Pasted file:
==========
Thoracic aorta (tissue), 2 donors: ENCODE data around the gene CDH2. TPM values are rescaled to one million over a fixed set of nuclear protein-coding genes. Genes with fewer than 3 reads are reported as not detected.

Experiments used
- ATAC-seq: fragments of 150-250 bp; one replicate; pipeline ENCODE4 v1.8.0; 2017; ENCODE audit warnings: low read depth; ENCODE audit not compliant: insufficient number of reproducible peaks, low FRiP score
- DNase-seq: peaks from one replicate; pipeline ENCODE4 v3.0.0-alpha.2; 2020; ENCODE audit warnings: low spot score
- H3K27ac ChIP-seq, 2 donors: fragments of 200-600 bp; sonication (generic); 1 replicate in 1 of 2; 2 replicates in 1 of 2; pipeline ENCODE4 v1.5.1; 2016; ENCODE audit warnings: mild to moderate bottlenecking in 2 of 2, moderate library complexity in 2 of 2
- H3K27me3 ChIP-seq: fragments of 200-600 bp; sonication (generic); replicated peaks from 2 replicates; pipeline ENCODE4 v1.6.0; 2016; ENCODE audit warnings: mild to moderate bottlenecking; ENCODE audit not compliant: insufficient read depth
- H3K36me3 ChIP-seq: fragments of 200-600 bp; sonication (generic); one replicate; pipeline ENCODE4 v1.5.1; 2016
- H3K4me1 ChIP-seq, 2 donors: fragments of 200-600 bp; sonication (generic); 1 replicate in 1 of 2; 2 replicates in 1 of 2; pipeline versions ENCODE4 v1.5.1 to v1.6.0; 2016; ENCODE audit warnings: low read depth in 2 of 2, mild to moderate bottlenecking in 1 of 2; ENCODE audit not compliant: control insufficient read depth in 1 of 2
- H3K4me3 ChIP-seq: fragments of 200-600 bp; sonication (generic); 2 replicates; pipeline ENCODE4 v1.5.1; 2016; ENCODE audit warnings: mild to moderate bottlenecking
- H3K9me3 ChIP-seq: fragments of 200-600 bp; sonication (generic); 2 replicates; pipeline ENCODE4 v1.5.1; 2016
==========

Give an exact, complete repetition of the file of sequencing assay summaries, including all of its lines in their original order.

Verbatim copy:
Thoracic aorta (tissue), 2 donors: ENCODE data around the gene CDH2. TPM values are rescaled to one million over a fixed set of nuclear protein-coding genes. Genes with fewer than 3 reads are reported as not detected.

Experiments used
- ATAC-seq: fragments of 150-250 bp; one replicate; pipeline ENCODE4 v1.8.0; 2017; ENCODE audit warnings: low read depth; ENCODE audit not compliant: insufficient number of reproducible peaks, low FRiP score
- DNase-seq: peaks from one replicate; pipeline ENCODE4 v3.0.0-alpha.2; 2020; ENCODE audit warnings: low spot score
- H3K27ac ChIP-seq, 2 donors: fragments of 200-600 bp; sonication (generic); 1 replicate in 1 of 2; 2 replicates in 1 of 2; pipeline ENCODE4 v1.5.1; 2016; ENCODE audit warnings: mild to moderate bottlenecking in 2 of 2, moderate library complexity in 2 of 2
- H3K27me3 ChIP-seq: fragments of 200-600 bp; sonication (generic); replicated peaks from 2 replicates; pipeline ENCODE4 v1.6.0; 2016; ENCODE audit warnings: mild to moderate bottlenecking; ENCODE audit not compliant: insufficient read depth
- H3K36me3 ChIP-seq: fragments of 200-600 bp; sonication (generic); one replicate; pipeline ENCODE4 v1.5.1; 2016
- H3K4me1 ChIP-seq, 2 donors: fragments of 200-600 bp; sonication (generic); 1 replicate in 1 of 2; 2 replicates in 1 of 2; pipeline versions ENCODE4 v1.5.1 to v1.6.0; 2016; ENCODE audit warnings: low read depth in 2 of 2, mild to moderate bottlenecking in 1 of 2; ENCODE audit not compliant: control insufficient read depth in 1 of 2
- H3K4me3 ChIP-seq: fragments of 200-600 bp; sonication (generic); 2 replicates; pipeline ENCODE4 v1.5.1; 2016; ENCODE audit warnings: mild to moderate bottlenecking
- H3K9me3 ChIP-seq: fragments of 200-600 bp; sonication (generic); 2 replicates; pipeline ENCODE4 v1.5.1; 2016